To better understand the issue, let us look at this through the lens of the bias/variance trade-off. A highly biased model is likely to underfit the data because there are not enough predictors in the model.[1] For example, modelers use a straight line for a model whose underlying distribution is a parabola. This straight line model is biased because the accuracy doesn't change much with new data, which is unfortunate because the fit will remain poor. Conversely, a high variance model will have excessive sensitivity to small changes in the dataset. Therefore, it will tend to overfit the model, and the fit will be very sensitive to a new dataset.[1]

As beginners we are taught to perform data science with the following process:

- Make an 80/20 split of the provided training data between their training and testing split and keep it consistent for the life of the competition;
- train the model on the training set;
- test the model on the testing set;
- once a substantial improvement is achieved, run the model against the public leaderboard's testing set; and
- repeat until the competition is over.

This algorithm sounds like it should work, but this is building a high variance model. This algorithm overfits the public dataset, making achieving the highest public score a deceptive target. The purpose of the public out-of-sample test set has been defeated by repeatedly testing against it. You want to be high in the general standings, but being number one does not imply you are winning!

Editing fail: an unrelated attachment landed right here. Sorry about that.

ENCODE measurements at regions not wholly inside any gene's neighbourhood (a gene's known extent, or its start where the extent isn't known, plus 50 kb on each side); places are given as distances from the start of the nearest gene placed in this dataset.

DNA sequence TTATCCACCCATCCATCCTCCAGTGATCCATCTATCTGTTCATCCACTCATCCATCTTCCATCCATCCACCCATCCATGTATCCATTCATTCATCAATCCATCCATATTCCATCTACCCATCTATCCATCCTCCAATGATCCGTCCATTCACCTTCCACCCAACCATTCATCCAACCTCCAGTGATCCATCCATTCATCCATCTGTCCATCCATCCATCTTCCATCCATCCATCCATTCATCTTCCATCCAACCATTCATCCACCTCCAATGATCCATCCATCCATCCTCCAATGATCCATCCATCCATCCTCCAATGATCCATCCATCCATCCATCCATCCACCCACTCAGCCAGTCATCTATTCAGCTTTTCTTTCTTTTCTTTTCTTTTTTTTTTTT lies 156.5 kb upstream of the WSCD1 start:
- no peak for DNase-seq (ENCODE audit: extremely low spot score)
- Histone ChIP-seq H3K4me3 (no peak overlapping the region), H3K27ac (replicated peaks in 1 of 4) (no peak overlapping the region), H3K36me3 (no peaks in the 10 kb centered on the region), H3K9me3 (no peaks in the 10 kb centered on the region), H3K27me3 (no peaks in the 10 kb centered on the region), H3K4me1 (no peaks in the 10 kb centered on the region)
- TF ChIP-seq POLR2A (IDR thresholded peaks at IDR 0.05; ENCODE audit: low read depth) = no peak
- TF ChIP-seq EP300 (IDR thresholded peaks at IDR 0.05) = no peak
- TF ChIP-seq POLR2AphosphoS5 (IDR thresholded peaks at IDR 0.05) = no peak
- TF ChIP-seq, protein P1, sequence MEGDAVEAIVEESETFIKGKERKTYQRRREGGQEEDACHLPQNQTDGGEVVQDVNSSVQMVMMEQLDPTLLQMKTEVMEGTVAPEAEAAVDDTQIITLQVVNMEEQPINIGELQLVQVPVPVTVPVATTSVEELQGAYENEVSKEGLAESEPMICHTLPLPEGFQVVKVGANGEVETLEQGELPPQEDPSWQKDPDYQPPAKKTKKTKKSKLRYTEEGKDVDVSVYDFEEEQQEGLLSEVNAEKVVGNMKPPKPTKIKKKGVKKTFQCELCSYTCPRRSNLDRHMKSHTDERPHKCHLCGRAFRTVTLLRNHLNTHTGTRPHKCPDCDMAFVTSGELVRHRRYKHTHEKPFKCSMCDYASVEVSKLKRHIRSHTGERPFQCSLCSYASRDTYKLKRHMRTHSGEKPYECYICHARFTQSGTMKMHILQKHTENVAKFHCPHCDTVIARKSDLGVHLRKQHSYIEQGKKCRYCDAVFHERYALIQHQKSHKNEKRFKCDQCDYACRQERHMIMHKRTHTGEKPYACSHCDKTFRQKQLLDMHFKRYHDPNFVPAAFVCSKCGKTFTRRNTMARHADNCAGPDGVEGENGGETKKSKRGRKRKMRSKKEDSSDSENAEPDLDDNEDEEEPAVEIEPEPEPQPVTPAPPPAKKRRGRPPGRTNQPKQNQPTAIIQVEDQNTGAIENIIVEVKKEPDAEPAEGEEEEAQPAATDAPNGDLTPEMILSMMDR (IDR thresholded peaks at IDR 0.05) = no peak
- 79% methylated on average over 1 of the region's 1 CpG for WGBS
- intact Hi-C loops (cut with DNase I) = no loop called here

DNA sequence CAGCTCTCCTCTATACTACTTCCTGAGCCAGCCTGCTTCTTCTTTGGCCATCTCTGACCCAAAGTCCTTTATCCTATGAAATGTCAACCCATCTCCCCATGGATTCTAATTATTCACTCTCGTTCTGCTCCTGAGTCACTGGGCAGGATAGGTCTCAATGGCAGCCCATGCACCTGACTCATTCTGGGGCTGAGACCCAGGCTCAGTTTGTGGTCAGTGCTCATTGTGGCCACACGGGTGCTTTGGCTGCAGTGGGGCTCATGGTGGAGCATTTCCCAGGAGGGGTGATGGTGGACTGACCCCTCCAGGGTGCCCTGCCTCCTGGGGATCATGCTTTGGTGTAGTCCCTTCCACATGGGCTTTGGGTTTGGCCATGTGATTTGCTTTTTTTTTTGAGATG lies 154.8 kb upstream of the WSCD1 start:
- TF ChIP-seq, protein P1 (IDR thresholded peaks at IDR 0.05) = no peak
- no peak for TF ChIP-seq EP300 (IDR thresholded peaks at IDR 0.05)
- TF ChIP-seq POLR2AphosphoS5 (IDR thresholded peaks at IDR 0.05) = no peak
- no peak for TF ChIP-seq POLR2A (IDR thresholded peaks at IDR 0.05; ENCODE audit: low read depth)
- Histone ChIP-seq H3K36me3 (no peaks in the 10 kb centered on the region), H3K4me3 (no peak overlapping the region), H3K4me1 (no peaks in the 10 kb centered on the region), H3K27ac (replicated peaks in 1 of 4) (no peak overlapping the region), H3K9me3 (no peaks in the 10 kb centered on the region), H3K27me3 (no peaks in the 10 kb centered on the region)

#### It's All About That Validation

How do you avoid this problem? By adding bias into the model and not focusing so much on the leaderboard. To add bias to the model, contestants should perform some type of validation by using different sections of the data for training versus testing, such as k-Fold Cross-Validation. The k in K-Fold is the number of randomly selected sets of equal size.[2] The first fold is held out as the test set. The other k-1 folds become the training data. This algorithm will train the model k times on each one of the folds. The mean and standard error are reported for each fold so that the team can choose the best model.

How many folds, i.e., the value of k, should I choose? Think of the dataset as a big Thanksgiving pumpkin pie. The folds are the number of slices of that pie. The smaller the pieces will get as more people want a slice of pie. As the slices shrink, the test set will get smaller, adding more variance and less bias to the result.[2] The typical values of k are usually five or 10. The smaller the value of k, the more bias that will add to the results. The beginner and expert teams picked five-folds, creating more bias, which allowed them to win the competition.

### Winning Submissions

The expert and beginner competitions ended up using the same algorithms. I will focus on the expert's submission from here on out. Here are the models used by the expert and the reason given by the winner:

- Random Forest because it is robust to overfitting,
- XGboost because it has good performance with missing values, and
- CATboost because it is easy to handle categorical features.